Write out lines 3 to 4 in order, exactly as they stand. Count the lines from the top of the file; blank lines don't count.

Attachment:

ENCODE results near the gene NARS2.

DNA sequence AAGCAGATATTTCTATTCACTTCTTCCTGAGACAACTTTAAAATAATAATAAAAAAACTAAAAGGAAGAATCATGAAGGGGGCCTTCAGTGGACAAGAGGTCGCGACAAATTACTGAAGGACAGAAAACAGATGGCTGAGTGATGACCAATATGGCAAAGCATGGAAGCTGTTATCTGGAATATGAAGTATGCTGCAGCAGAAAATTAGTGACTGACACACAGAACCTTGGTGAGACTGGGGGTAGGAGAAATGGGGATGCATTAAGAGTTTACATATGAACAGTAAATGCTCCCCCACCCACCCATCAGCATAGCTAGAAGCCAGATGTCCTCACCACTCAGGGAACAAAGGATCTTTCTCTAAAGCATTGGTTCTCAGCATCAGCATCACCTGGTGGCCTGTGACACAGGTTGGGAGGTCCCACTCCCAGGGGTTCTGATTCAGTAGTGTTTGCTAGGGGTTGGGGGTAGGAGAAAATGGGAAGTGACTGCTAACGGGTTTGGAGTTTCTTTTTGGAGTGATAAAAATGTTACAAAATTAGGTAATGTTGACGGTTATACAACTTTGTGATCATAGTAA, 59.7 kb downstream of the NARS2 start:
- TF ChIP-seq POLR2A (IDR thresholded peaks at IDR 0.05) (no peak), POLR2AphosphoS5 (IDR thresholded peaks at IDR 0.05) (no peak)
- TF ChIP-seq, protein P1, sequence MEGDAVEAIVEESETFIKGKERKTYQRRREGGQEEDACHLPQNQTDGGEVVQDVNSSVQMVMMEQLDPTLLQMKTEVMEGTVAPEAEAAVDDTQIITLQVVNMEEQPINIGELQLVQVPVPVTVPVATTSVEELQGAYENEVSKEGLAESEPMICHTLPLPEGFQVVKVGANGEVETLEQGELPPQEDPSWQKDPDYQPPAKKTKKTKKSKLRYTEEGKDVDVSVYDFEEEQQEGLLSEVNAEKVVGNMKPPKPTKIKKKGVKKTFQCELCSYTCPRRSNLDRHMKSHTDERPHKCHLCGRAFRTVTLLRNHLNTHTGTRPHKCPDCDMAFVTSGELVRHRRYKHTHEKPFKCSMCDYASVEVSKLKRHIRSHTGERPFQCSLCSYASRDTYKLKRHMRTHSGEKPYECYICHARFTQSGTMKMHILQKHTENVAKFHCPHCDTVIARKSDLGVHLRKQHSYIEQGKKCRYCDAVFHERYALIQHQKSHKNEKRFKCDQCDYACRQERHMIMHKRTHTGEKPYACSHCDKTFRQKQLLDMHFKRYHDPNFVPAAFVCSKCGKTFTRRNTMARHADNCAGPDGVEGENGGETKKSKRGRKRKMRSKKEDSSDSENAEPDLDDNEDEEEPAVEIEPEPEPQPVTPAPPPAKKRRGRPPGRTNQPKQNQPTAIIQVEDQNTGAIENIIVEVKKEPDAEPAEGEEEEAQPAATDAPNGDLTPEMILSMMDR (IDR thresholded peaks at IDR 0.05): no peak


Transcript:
- TF ChIP-seq POLR2A (IDR thresholded peaks at IDR 0.05) (no peak), POLR2AphosphoS5 (IDR thresholded peaks at IDR 0.05) (no peak)
- TF ChIP-seq, protein P1, sequence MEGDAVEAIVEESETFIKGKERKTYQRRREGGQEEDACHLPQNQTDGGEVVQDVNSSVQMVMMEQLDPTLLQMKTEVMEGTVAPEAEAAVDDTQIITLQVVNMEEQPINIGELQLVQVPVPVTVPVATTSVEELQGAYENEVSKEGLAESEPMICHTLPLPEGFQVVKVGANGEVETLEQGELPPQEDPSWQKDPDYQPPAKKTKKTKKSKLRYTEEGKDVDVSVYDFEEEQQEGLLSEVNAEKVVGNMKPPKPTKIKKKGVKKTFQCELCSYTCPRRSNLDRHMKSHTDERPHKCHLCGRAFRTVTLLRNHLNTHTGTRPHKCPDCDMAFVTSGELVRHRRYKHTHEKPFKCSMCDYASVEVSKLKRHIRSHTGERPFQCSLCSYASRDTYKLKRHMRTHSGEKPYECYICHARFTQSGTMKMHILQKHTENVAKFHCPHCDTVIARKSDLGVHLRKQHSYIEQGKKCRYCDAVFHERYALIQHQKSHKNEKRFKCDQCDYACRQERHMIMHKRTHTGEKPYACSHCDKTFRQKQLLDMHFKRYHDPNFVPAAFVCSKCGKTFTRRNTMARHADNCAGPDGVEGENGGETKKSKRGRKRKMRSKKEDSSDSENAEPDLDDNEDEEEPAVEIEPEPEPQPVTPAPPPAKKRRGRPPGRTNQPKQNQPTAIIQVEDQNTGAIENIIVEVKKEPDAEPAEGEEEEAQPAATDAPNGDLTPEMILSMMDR (IDR thresholded peaks at IDR 0.05): no peak